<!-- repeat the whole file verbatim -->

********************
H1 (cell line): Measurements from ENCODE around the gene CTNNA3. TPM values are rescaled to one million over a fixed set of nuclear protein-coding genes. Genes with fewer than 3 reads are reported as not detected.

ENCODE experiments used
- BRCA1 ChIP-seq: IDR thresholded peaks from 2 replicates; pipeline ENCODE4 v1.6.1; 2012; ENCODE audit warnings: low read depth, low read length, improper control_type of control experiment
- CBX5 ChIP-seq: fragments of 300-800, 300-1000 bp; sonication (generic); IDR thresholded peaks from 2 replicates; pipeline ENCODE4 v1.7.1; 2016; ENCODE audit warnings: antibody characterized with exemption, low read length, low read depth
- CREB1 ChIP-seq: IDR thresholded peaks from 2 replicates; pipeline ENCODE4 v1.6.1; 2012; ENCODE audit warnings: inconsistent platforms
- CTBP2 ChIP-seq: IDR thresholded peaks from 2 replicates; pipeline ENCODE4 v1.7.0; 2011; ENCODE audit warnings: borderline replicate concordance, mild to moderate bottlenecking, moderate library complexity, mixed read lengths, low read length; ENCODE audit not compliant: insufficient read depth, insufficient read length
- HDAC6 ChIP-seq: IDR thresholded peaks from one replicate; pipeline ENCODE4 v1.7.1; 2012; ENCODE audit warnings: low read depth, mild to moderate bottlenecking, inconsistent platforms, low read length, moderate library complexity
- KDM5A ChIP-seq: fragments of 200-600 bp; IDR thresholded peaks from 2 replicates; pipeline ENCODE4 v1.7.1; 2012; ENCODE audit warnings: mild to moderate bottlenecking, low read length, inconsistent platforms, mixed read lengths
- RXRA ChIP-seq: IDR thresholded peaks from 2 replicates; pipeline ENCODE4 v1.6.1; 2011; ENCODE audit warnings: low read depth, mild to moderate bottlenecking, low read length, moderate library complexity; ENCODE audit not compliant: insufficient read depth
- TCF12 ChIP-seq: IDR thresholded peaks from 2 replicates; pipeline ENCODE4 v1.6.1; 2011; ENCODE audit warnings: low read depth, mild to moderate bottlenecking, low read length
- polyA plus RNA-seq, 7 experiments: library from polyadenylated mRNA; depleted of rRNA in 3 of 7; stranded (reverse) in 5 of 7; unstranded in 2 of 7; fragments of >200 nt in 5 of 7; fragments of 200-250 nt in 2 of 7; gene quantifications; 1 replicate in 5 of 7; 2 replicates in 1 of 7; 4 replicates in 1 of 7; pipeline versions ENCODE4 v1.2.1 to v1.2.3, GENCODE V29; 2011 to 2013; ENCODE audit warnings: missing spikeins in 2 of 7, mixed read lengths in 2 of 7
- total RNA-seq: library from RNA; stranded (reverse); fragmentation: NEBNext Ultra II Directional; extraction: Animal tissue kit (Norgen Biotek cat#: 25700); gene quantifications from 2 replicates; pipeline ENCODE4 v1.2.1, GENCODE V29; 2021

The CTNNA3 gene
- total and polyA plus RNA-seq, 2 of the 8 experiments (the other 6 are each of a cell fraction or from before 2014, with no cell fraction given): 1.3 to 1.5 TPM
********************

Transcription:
H1 (cell line): Measurements from ENCODE around the gene CTNNA3. TPM values are rescaled to one million over a fixed set of nuclear protein-coding genes. Genes with fewer than 3 reads are reported as not detected.

ENCODE experiments used
- BRCA1 ChIP-seq: IDR thresholded peaks from 2 replicates; pipeline ENCODE4 v1.6.1; 2012; ENCODE audit warnings: low read depth, low read length, improper control_type of control experiment
- CBX5 ChIP-seq: fragments of 300-800, 300-1000 bp; sonication (generic); IDR thresholded peaks from 2 replicates; pipeline ENCODE4 v1.7.1; 2016; ENCODE audit warnings: antibody characterized with exemption, low read length, low read depth
- CREB1 ChIP-seq: IDR thresholded peaks from 2 replicates; pipeline ENCODE4 v1.6.1; 2012; ENCODE audit warnings: inconsistent platforms
- CTBP2 ChIP-seq: IDR thresholded peaks from 2 replicates; pipeline ENCODE4 v1.7.0; 2011; ENCODE audit warnings: borderline replicate concordance, mild to moderate bottlenecking, moderate library complexity, mixed read lengths, low read length; ENCODE audit not compliant: insufficient read depth, insufficient read length
- HDAC6 ChIP-seq: IDR thresholded peaks from one replicate; pipeline ENCODE4 v1.7.1; 2012; ENCODE audit warnings: low read depth, mild to moderate bottlenecking, inconsistent platforms, low read length, moderate library complexity
- KDM5A ChIP-seq: fragments of 200-600 bp; IDR thresholded peaks from 2 replicates; pipeline ENCODE4 v1.7.1; 2012; ENCODE audit warnings: mild to moderate bottlenecking, low read length, inconsistent platforms, mixed read lengths
- RXRA ChIP-seq: IDR thresholded peaks from 2 replicates; pipeline ENCODE4 v1.6.1; 2011; ENCODE audit warnings: low read depth, mild to moderate bottlenecking, low read length, moderate library complexity; ENCODE audit not compliant: insufficient read depth
- TCF12 ChIP-seq: IDR thresholded peaks from 2 replicates; pipeline ENCODE4 v1.6.1; 2011; ENCODE audit warnings: low read depth, mild to moderate bottlenecking, low read length
- polyA plus RNA-seq, 7 experiments: library from polyadenylated mRNA; depleted of rRNA in 3 of 7; stranded (reverse) in 5 of 7; unstranded in 2 of 7; fragments of >200 nt in 5 of 7; fragments of 200-250 nt in 2 of 7; gene quantifications; 1 replicate in 5 of 7; 2 replicates in 1 of 7; 4 replicates in 1 of 7; pipeline versions ENCODE4 v1.2.1 to v1.2.3, GENCODE V29; 2011 to 2013; ENCODE audit warnings: missing spikeins in 2 of 7, mixed read lengths in 2 of 7
- total RNA-seq: library from RNA; stranded (reverse); fragmentation: NEBNext Ultra II Directional; extraction: Animal tissue kit (Norgen Biotek cat#: 25700); gene quantifications from 2 replicates; pipeline ENCODE4 v1.2.1, GENCODE V29; 2021

The CTNNA3 gene
- total and polyA plus RNA-seq, 2 of the 8 experiments (the other 6 are each of a cell fraction or from before 2014, with no cell fraction given): 1.3 to 1.5 TPM